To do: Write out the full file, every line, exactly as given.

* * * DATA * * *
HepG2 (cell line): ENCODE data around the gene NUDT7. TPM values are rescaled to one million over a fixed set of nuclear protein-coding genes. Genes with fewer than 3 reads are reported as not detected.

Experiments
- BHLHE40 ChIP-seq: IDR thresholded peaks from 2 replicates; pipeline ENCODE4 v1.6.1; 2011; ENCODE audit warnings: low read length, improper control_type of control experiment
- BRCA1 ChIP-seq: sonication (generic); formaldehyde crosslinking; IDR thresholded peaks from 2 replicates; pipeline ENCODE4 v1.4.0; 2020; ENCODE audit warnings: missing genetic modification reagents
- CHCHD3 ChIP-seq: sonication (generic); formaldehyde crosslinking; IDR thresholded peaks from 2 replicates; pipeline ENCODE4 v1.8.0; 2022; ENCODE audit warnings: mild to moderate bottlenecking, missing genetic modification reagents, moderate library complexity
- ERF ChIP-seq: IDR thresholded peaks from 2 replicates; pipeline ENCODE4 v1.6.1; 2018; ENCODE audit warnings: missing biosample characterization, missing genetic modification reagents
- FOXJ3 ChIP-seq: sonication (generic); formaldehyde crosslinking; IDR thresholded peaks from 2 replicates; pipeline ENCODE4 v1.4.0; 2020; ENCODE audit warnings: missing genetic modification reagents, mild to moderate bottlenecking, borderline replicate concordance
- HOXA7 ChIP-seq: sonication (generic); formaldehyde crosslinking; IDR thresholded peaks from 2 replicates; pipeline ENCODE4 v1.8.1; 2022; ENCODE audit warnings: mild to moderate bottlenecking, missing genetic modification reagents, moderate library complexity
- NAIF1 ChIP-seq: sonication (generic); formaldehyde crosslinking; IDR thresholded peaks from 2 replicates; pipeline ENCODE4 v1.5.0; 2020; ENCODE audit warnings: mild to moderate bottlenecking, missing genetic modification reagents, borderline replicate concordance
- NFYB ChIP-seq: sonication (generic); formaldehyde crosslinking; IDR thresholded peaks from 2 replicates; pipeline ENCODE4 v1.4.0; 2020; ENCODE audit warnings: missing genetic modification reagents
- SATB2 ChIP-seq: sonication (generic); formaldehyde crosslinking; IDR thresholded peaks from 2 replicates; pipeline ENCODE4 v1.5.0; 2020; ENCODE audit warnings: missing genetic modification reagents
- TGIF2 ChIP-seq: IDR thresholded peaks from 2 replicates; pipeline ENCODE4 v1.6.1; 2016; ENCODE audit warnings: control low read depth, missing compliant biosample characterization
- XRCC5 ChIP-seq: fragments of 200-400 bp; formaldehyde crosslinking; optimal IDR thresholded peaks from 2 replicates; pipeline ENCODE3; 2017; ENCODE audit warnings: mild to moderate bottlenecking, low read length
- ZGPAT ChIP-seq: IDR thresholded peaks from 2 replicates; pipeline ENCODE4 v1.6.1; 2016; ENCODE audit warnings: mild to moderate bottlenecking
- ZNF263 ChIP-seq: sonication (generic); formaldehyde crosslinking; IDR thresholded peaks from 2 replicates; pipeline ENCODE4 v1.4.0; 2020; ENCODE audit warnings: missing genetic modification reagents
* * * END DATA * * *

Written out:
HepG2 (cell line): ENCODE data around the gene NUDT7. TPM values are rescaled to one million over a fixed set of nuclear protein-coding genes. Genes with fewer than 3 reads are reported as not detected.

Experiments
- BHLHE40 ChIP-seq: IDR thresholded peaks from 2 replicates; pipeline ENCODE4 v1.6.1; 2011; ENCODE audit warnings: low read length, improper control_type of control experiment
- BRCA1 ChIP-seq: sonication (generic); formaldehyde crosslinking; IDR thresholded peaks from 2 replicates; pipeline ENCODE4 v1.4.0; 2020; ENCODE audit warnings: missing genetic modification reagents
- CHCHD3 ChIP-seq: sonication (generic); formaldehyde crosslinking; IDR thresholded peaks from 2 replicates; pipeline ENCODE4 v1.8.0; 2022; ENCODE audit warnings: mild to moderate bottlenecking, missing genetic modification reagents, moderate library complexity
- ERF ChIP-seq: IDR thresholded peaks from 2 replicates; pipeline ENCODE4 v1.6.1; 2018; ENCODE audit warnings: missing biosample characterization, missing genetic modification reagents
- FOXJ3 ChIP-seq: sonication (generic); formaldehyde crosslinking; IDR thresholded peaks from 2 replicates; pipeline ENCODE4 v1.4.0; 2020; ENCODE audit warnings: missing genetic modification reagents, mild to moderate bottlenecking, borderline replicate concordance
- HOXA7 ChIP-seq: sonication (generic); formaldehyde crosslinking; IDR thresholded peaks from 2 replicates; pipeline ENCODE4 v1.8.1; 2022; ENCODE audit warnings: mild to moderate bottlenecking, missing genetic modification reagents, moderate library complexity
- NAIF1 ChIP-seq: sonication (generic); formaldehyde crosslinking; IDR thresholded peaks from 2 replicates; pipeline ENCODE4 v1.5.0; 2020; ENCODE audit warnings: mild to moderate bottlenecking, missing genetic modification reagents, borderline replicate concordance
- NFYB ChIP-seq: sonication (generic); formaldehyde crosslinking; IDR thresholded peaks from 2 replicates; pipeline ENCODE4 v1.4.0; 2020; ENCODE audit warnings: missing genetic modification reagents
- SATB2 ChIP-seq: sonication (generic); formaldehyde crosslinking; IDR thresholded peaks from 2 replicates; pipeline ENCODE4 v1.5.0; 2020; ENCODE audit warnings: missing genetic modification reagents
- TGIF2 ChIP-seq: IDR thresholded peaks from 2 replicates; pipeline ENCODE4 v1.6.1; 2016; ENCODE audit warnings: control low read depth, missing compliant biosample characterization
- XRCC5 ChIP-seq: fragments of 200-400 bp; formaldehyde crosslinking; optimal IDR thresholded peaks from 2 replicates; pipeline ENCODE3; 2017; ENCODE audit warnings: mild to moderate bottlenecking, low read length
- ZGPAT ChIP-seq: IDR thresholded peaks from 2 replicates; pipeline ENCODE4 v1.6.1; 2016; ENCODE audit warnings: mild to moderate bottlenecking
- ZNF263 ChIP-seq: sonication (generic); formaldehyde crosslinking; IDR thresholded peaks from 2 replicates; pipeline ENCODE4 v1.4.0; 2020; ENCODE audit warnings: missing genetic modification reagents